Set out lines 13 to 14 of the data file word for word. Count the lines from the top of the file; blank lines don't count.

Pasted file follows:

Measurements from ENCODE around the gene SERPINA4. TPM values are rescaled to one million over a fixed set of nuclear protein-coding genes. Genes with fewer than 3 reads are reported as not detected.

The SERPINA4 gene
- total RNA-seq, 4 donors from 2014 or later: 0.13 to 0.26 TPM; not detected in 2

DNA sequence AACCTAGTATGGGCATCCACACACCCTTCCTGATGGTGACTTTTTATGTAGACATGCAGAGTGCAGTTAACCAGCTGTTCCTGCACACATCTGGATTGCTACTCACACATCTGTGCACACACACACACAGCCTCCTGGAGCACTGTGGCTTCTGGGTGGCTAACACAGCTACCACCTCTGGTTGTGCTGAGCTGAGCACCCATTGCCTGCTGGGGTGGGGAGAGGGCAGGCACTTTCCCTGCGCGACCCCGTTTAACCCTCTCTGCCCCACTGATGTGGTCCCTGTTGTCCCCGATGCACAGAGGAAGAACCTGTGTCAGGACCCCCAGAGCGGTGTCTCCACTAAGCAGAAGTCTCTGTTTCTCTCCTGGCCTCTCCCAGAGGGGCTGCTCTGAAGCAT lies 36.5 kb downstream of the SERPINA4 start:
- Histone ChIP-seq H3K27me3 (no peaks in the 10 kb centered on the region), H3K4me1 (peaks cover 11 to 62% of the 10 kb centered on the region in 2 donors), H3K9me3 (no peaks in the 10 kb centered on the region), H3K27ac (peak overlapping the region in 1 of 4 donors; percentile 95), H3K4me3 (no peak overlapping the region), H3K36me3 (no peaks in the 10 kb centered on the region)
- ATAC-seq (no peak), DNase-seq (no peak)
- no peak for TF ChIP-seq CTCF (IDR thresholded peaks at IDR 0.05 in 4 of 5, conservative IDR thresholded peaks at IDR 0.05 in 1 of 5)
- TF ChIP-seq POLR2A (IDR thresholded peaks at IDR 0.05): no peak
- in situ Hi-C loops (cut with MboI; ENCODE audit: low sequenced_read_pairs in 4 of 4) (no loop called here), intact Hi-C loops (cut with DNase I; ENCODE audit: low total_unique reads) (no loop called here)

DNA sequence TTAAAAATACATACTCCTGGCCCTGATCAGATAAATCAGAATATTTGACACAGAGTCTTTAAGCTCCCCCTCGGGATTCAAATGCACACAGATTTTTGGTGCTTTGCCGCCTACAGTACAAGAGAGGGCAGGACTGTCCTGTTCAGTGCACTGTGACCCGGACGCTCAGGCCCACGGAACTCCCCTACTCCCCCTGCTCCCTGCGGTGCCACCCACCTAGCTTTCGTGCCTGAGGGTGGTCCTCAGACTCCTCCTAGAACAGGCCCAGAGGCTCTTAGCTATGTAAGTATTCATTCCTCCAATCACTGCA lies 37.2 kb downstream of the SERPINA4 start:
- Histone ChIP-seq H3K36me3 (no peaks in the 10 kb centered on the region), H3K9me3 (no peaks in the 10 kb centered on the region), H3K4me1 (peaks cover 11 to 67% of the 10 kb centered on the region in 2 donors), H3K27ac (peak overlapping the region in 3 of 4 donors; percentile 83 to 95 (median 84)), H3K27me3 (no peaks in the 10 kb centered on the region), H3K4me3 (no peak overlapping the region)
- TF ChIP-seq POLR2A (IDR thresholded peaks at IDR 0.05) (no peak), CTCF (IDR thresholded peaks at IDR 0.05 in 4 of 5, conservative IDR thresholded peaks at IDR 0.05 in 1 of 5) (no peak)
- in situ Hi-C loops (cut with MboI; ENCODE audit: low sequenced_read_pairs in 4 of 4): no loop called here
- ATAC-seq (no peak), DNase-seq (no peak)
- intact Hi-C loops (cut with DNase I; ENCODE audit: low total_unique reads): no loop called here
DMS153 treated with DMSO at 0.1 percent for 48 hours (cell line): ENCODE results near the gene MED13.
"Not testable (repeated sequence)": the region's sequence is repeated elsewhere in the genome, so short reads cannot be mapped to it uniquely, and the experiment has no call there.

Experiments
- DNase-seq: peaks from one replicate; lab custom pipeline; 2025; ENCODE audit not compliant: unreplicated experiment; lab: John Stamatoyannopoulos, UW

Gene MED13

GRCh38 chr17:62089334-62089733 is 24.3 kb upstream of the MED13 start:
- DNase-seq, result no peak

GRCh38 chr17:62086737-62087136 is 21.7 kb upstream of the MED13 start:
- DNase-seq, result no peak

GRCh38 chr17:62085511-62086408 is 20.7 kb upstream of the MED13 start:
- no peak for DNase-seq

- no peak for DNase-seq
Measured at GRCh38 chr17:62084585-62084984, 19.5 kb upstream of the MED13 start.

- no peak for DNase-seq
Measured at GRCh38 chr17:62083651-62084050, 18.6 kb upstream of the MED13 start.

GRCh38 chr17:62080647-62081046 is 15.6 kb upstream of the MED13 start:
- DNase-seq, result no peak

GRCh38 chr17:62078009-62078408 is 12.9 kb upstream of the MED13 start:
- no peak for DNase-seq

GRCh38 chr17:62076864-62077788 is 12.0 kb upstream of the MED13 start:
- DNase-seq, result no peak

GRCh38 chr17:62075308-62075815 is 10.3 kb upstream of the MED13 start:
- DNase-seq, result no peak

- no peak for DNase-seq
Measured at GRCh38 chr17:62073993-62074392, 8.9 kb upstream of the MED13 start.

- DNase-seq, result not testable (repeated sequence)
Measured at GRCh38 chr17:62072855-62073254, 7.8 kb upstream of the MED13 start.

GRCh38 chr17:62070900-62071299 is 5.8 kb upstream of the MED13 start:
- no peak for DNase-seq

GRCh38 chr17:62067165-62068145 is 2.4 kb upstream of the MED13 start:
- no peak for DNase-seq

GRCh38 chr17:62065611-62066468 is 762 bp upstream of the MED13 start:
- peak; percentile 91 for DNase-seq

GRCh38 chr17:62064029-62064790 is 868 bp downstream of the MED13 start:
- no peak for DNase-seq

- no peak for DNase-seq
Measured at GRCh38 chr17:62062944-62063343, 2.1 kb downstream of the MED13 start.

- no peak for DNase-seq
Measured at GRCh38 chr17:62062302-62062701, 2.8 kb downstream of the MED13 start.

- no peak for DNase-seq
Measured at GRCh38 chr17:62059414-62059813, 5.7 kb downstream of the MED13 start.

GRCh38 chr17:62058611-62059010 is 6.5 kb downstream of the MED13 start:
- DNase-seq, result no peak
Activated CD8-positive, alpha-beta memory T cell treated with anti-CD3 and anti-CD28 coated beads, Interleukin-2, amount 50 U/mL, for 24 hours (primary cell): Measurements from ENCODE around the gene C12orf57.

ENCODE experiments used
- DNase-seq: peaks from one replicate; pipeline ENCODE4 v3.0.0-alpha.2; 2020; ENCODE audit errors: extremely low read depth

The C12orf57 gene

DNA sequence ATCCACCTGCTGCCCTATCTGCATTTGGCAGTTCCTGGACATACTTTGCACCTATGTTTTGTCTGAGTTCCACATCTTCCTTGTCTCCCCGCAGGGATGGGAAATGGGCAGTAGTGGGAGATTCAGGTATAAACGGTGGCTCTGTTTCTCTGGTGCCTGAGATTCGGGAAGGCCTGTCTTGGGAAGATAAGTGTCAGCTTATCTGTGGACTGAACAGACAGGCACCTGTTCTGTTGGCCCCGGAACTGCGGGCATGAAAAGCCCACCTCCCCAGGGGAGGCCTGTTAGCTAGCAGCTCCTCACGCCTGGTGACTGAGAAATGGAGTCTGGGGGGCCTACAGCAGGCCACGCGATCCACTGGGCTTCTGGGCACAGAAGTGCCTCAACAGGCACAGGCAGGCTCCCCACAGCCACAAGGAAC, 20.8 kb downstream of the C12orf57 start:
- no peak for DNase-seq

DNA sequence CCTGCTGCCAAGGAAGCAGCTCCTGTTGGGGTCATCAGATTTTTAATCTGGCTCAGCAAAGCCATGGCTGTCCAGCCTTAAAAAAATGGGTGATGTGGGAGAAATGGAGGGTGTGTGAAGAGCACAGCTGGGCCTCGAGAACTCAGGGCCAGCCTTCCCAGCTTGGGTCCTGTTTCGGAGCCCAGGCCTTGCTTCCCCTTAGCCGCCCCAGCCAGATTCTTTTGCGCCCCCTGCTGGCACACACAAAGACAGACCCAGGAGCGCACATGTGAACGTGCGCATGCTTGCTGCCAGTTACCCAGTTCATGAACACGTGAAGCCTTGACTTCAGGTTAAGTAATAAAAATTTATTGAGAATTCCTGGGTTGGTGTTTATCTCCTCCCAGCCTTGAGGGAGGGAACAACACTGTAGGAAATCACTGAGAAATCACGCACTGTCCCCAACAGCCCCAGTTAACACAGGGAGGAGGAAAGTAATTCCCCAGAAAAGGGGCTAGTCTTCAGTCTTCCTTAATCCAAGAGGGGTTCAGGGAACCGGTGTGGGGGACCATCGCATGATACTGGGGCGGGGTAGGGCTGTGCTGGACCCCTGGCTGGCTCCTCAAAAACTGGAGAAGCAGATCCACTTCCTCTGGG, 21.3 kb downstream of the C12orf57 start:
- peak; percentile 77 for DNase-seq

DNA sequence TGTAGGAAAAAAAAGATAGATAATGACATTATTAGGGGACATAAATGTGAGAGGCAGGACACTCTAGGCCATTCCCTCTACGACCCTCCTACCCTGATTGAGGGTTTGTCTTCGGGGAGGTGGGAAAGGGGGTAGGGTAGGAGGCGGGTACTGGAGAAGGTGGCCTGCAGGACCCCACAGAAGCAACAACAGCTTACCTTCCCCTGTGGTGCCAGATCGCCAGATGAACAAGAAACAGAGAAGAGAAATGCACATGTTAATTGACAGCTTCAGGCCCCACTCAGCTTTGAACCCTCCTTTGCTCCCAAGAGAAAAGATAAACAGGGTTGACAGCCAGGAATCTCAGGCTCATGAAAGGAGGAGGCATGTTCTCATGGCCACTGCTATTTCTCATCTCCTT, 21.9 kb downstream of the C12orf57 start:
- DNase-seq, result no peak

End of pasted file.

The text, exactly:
- in situ Hi-C loops (cut with MboI; ENCODE audit: low sequenced_read_pairs in 4 of 4): no loop called here
- ATAC-seq (no peak), DNase-seq (no peak)